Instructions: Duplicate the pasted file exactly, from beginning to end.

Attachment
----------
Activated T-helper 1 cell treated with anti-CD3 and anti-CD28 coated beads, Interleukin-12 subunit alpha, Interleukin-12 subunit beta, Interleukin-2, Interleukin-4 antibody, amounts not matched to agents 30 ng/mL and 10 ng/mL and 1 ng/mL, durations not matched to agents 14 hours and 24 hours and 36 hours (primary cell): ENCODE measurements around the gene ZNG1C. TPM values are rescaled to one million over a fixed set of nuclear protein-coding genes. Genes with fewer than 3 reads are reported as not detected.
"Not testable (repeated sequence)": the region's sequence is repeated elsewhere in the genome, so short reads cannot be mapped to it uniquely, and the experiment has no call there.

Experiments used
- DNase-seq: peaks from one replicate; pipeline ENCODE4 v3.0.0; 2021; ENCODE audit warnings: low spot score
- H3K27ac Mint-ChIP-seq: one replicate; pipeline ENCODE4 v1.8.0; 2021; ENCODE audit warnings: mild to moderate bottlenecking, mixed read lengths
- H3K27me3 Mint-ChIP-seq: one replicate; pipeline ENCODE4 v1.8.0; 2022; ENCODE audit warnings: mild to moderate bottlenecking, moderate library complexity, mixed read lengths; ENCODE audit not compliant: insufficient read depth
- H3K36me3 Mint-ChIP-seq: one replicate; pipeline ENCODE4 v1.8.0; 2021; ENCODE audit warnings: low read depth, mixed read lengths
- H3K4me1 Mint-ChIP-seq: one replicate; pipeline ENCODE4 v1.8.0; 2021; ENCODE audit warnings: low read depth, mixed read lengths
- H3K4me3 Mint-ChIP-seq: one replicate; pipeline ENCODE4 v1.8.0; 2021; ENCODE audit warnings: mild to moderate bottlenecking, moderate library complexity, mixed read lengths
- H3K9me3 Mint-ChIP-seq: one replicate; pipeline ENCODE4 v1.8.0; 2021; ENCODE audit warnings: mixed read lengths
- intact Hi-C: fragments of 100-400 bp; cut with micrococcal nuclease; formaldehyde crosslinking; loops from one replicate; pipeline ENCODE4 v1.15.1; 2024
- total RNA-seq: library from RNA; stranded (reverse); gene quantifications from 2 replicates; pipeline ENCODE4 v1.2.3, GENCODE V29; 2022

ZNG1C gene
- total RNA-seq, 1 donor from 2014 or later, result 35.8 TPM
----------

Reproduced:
Activated T-helper 1 cell treated with anti-CD3 and anti-CD28 coated beads, Interleukin-12 subunit alpha, Interleukin-12 subunit beta, Interleukin-2, Interleukin-4 antibody, amounts not matched to agents 30 ng/mL and 10 ng/mL and 1 ng/mL, durations not matched to agents 14 hours and 24 hours and 36 hours (primary cell): ENCODE measurements around the gene ZNG1C. TPM values are rescaled to one million over a fixed set of nuclear protein-coding genes. Genes with fewer than 3 reads are reported as not detected.
"Not testable (repeated sequence)": the region's sequence is repeated elsewhere in the genome, so short reads cannot be mapped to it uniquely, and the experiment has no call there.

Experiments used
- DNase-seq: peaks from one replicate; pipeline ENCODE4 v3.0.0; 2021; ENCODE audit warnings: low spot score
- H3K27ac Mint-ChIP-seq: one replicate; pipeline ENCODE4 v1.8.0; 2021; ENCODE audit warnings: mild to moderate bottlenecking, mixed read lengths
- H3K27me3 Mint-ChIP-seq: one replicate; pipeline ENCODE4 v1.8.0; 2022; ENCODE audit warnings: mild to moderate bottlenecking, moderate library complexity, mixed read lengths; ENCODE audit not compliant: insufficient read depth
- H3K36me3 Mint-ChIP-seq: one replicate; pipeline ENCODE4 v1.8.0; 2021; ENCODE audit warnings: low read depth, mixed read lengths
- H3K4me1 Mint-ChIP-seq: one replicate; pipeline ENCODE4 v1.8.0; 2021; ENCODE audit warnings: low read depth, mixed read lengths
- H3K4me3 Mint-ChIP-seq: one replicate; pipeline ENCODE4 v1.8.0; 2021; ENCODE audit warnings: mild to moderate bottlenecking, moderate library complexity, mixed read lengths
- H3K9me3 Mint-ChIP-seq: one replicate; pipeline ENCODE4 v1.8.0; 2021; ENCODE audit warnings: mixed read lengths
- intact Hi-C: fragments of 100-400 bp; cut with micrococcal nuclease; formaldehyde crosslinking; loops from one replicate; pipeline ENCODE4 v1.15.1; 2024
- total RNA-seq: library from RNA; stranded (reverse); gene quantifications from 2 replicates; pipeline ENCODE4 v1.2.3, GENCODE V29; 2022

ZNG1C gene
- total RNA-seq, 1 donor from 2014 or later, result 35.8 TPM